The winning photos of Astronomy Photographer of the Year 2018 contest are out of this world

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Winners of the 2018 Astronomy Photographer of the Year contest have just been announced. This is the tenth year of the competition, and just like before, the winning images didn’t disappoint. The judges had a difficult task of selecting 31 out of 4,200 images from 91 countries. But the selected best of the best will take your breath away.

The 2018 Astronomy Photographer of the Year is run by the Royal Observatory Greenwich, in association with Insight Investment and BBC Sky at Night Magazine. Professional photographers, as well as the amateurs, submitted their work, competing in nine categories:

  • People and Space
  • Aurorae
  • Galaxies
  • Our Moon
  • Our Sun
  • Planets, Comets and Asteroids
  • Skyscapes
  • Stars and nebulae
  • Young Astronomy Photographer of the Year

Additionally, there are two special prizes: The Sir Patrick Moore Prize for Best Newcomer and the Robotic Scope prize.

American photographer Brad Goldpaint was selected as the overall winner for his photo titled “Transport the Soul.” He received the main prize of £10,000 (around $13,000) for his stunning photo, while the winners of subcategories won £1,500 (around $1,950).

Dr. Melanie Vandenbrouck, Curator of Art at Royal Museums Greenwich and judge for the competition, said that picking just 31 winners from the 134 shortlisted images was “fiendishly difficult:”

“With a competition that keeps on flourishing over the years, the growing community of amateur astrophotographers have time after time surprised us with technically accomplished, playfully imaginative and astoundingly beautiful images that sit at the intersection of art and science. This year did not disappoint. Their mesmerising, often astonishing photographs, show us the exquisite complexity of space, and movingly convey our place in the universe. And to see our young winners compete with seasoned photographers in their skill, imagination, and aesthetic sense, remains the greatest reward of all.”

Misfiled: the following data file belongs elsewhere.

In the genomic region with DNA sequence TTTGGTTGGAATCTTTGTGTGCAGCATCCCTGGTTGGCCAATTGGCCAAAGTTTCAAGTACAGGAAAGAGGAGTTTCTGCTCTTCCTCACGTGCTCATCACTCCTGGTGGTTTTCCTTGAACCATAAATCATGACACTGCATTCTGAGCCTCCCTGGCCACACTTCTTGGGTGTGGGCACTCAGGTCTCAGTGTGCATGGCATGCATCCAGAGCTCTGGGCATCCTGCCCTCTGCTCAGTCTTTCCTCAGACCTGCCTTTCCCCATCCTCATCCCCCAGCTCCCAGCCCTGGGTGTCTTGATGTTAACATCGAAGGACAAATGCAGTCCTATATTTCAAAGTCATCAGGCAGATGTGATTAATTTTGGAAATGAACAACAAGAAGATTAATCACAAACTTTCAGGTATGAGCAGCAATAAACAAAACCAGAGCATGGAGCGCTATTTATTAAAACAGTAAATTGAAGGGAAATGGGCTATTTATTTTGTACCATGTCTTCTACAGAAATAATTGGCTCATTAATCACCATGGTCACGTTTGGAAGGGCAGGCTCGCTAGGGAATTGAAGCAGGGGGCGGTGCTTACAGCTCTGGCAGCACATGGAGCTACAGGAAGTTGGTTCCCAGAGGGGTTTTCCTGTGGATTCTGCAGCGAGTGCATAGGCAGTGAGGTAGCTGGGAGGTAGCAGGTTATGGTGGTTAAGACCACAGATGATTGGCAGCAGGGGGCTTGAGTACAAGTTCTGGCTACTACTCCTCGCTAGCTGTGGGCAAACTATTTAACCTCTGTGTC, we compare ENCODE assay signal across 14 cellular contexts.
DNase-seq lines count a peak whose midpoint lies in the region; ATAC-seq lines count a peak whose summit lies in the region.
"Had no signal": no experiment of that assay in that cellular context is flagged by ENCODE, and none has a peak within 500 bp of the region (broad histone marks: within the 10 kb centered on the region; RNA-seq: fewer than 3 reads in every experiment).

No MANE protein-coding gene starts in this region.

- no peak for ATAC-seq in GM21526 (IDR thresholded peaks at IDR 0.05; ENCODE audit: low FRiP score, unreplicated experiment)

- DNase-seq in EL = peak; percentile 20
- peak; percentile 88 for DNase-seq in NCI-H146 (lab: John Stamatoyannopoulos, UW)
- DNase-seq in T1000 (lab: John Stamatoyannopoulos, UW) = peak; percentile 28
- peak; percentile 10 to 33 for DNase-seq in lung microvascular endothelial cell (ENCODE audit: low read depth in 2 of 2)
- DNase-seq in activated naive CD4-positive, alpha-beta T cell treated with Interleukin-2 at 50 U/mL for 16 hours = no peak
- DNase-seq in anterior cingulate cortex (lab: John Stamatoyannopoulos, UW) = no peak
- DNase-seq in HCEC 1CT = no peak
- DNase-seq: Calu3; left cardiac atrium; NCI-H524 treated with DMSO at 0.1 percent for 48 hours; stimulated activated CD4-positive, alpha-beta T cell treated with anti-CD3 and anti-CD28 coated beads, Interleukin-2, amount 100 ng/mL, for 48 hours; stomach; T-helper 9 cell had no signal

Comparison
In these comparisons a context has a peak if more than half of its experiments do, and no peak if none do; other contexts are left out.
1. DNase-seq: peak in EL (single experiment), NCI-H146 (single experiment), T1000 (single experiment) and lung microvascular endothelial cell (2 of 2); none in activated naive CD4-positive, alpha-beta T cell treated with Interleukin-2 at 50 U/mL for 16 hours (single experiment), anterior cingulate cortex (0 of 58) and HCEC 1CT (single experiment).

The winning photos will be exhibited in the National Maritime Museum from 24 October 2018, so don’t miss it if you’re in London. But for all of you living far (like I do), here are the winning images from all categories. I’m sure you’ll enjoy them!

People and Space

© Brad Goldpaint (USA) – Transport the Soul
Category winner and overall winner
Nikon D810 camera, 14 mm f/4.0 lens, ISO 2500, 20-second exposure

© Andrew Whyte (UK) – Living Space
Runner-up
Sony ILCE-7S camera, 28-mm f/2 lens, ISO 6400, 15-second exposure

© Mark McNeill (UK) – Me versus the Galaxy
Highly commended
Nikon D810 camera, 20-mm f/1.4 lens, ISO 5000, 10-second exposure

Aurorae

© Nicolas Lefaudeux (France) – Speeding on the Aurora lane
Winner
Sony ILCE-7S2 camera, 20-mm f/1.4 lens, ISO 2000, 3.2-second exposure

© Matthew James Turner (UK) – Castlerigg Stone Circle
Runner-up
Sony ILCE-7R camera, 22-mm f/4 lens, ISO 1000, 30-second exposure

© Mikkel Beiter (Denmark) – Aurorascape
Highly commended
Canon EOS 5DS R camera, 17-mm f/2.8 lens, ISO 2000, 8-second exposure

Galaxies

© Steven Mohr (Australia) – NGC 3521, Mysterious Galaxy
Winner
Planewave CDK 12.5 telescope, Astrodon Gen II LRGB, Baarder H lens at 2541 mm f/8, Astro Physics 900 mount, SBIG STXL-11000 camera, Luminance: 33 x 1200 seconds [11hrs], H: 12 x 1200 seconds [4hrs], Red-Green-Blue: 450 x 12–18 seconds

© Raul Villaverde Fraile (Spain) – From Mirach
Runner-up
Takahashi FSQ 106ED telescope, Idas lps 2-inch lens, SkyWatcher Nq6pro mount, Canon 6D camera, 414-mm f/3.9 lens, ISO 1600, 24x30x400″ exposure

© César Blanco (Spain) – Fireworks Galaxy NGC 6939
Highly commended
Takahashi FSQ 106 ED telescope, LRGB Baader filters, ORION ATLAS EQ-G mount, QSI 583ws camera, 530-mm f/5 lens, 36 hours 30 mins exposure

Our Moon

© Jordi Delpeix Borrell (Spain) – Inverted Colours of the boundary between Mare Serenitatis and Mare Tranquilitatis
Winner
Celestron 14 telescope, Sky-Watcher NEQ6 Pro mount, ZWO ASI 224MC camera, 4,200-mm f/12 lens, multiple 20ms exposures

© Peter Ward (Australia) – Earth Shine
Runner-up
Takahashi FSQ85 telescope, Losmandy Starlapse mount, Canon 5D Mark IV camera, 500-mm f/5 lens, 9 exposures ranging from ISO 100 to 900, 150 2-seconds through to 1/4000th second exposures

© László Francsics (Hungary) – From the Dark Side
Highly commended